Americans love their sodas and sweet coffee beverages that taste more like melted ice cream than caffeine delivery systems. But for one group, drinking too many sugary drinks might pose a cancer risk.
As reported in the New York Times, a new study published in the journal Cancer Epidemiology, Biomarkers & Prevention found that drinking sugar-sweetened beverages is associated with an increased risk for cancer in the lining of the uterus of postmenopausal women.
Earlier research showed an association between sugary drinks and Type 2 diabetes, but this study is the first to find the same association with a specific type of endometrial cancer.
Although the journal authors were careful to advise that women not change their behavior based on these findings before additional studies confirm them, it’s generally a good idea to minimize consumption of sugar-sweetened beverages both for tooth health and weight control. Obesity is a risk factor for cardiovascular problems and diabetes.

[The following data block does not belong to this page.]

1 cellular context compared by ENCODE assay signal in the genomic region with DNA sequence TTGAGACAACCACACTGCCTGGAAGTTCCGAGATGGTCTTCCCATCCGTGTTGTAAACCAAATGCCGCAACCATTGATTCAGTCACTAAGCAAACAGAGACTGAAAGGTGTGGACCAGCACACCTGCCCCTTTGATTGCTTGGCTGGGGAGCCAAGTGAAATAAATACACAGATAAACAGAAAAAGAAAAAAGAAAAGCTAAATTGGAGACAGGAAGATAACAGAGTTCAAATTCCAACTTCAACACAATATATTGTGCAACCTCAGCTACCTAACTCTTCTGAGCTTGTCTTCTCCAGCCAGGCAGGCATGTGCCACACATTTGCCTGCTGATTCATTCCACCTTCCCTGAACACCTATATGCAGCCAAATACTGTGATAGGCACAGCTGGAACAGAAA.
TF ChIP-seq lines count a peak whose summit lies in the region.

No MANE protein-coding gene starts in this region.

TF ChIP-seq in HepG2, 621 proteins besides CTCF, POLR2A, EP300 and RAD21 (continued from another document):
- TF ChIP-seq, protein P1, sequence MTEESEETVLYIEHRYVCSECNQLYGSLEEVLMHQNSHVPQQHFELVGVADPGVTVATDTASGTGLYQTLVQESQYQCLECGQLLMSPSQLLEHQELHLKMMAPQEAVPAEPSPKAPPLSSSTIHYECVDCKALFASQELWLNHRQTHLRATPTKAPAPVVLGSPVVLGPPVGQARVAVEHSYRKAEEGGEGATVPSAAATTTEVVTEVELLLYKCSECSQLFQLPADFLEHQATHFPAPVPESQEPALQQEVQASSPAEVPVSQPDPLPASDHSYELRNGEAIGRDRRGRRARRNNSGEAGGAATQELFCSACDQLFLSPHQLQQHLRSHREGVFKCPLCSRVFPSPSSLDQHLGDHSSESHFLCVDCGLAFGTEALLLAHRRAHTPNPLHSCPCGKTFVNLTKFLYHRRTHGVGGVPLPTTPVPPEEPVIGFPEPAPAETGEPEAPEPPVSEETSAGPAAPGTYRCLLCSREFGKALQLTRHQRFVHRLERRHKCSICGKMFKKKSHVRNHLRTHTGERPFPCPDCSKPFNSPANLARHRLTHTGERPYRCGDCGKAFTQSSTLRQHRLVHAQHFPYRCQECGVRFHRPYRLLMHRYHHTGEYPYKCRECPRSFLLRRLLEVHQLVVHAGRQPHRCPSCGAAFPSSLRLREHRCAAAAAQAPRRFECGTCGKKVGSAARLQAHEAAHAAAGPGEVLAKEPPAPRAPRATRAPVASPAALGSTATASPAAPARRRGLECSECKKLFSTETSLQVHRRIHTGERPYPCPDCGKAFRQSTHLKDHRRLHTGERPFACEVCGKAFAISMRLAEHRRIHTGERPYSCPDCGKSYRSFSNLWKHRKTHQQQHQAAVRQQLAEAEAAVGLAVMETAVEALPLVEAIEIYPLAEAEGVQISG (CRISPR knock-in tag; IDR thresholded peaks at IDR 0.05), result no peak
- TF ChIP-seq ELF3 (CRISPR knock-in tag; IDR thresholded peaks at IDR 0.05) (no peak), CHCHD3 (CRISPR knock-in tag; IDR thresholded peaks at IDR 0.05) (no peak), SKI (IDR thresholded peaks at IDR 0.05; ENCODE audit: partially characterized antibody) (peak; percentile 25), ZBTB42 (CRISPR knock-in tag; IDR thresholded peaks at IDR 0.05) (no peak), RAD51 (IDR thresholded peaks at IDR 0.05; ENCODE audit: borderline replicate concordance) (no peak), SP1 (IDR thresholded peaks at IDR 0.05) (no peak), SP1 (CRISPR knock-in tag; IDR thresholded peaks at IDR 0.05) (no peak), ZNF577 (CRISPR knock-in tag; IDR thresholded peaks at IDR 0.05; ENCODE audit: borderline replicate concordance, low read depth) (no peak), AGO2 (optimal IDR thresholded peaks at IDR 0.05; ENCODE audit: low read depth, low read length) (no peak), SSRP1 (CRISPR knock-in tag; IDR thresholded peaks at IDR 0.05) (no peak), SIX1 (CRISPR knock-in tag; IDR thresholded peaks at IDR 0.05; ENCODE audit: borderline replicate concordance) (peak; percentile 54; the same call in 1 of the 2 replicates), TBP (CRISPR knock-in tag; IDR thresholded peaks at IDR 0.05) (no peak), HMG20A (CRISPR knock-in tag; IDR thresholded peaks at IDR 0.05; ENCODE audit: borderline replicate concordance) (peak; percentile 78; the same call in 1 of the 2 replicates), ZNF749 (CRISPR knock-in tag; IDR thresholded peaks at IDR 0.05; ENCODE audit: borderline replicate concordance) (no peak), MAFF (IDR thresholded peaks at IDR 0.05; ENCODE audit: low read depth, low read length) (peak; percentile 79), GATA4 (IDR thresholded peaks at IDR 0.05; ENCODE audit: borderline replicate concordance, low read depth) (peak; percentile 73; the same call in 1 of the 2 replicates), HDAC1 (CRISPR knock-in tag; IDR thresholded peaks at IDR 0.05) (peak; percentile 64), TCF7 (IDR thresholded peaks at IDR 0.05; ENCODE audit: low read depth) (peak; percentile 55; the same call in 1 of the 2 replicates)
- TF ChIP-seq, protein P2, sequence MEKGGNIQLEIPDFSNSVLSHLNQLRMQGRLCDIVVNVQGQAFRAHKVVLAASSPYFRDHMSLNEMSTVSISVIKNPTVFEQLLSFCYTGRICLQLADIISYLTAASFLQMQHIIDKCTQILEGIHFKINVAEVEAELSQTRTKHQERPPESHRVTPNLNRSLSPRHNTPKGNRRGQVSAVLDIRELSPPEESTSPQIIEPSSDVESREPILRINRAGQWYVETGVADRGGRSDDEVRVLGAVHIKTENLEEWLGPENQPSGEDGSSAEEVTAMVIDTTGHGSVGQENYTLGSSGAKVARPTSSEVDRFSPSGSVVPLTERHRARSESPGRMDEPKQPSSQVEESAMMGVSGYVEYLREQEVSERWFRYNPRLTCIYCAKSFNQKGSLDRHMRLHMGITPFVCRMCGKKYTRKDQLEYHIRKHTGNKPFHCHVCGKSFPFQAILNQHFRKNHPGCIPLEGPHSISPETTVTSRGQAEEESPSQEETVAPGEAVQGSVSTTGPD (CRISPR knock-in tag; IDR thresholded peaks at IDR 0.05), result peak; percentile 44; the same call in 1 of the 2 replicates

The study began in 1986 and involved 23,039 women whose mean age was 62. They completed detailed questionnaires on lifestyle, medical history and diet. Participants were followed annually to 2010 to determine their incidence of cancer. During that period, 506 were diagnosed with Type 1 endometrial cancers and 89 with Type 2, a more serious form of the disease.
The study concluded that all sugars increased the risk for Type 1 endometrial cancer, but sugar-sweetened drinks had the greatest effect. Women who were in the highest one-fifth of sugary drink consumption had a 74% higher risk than those in the lowest one-fifth. So the higher the consumption, the higher the risk of Type 1, but not Type 2, endometrial cancer.
As The Times summarized, compared with most other dietary sugars, those consumed in beverages cause plasma glucose (blood sugar) levels to rise higher and fall lower. Such fluctuations, the researchers speculate, might play a role in the increased risk of cancer.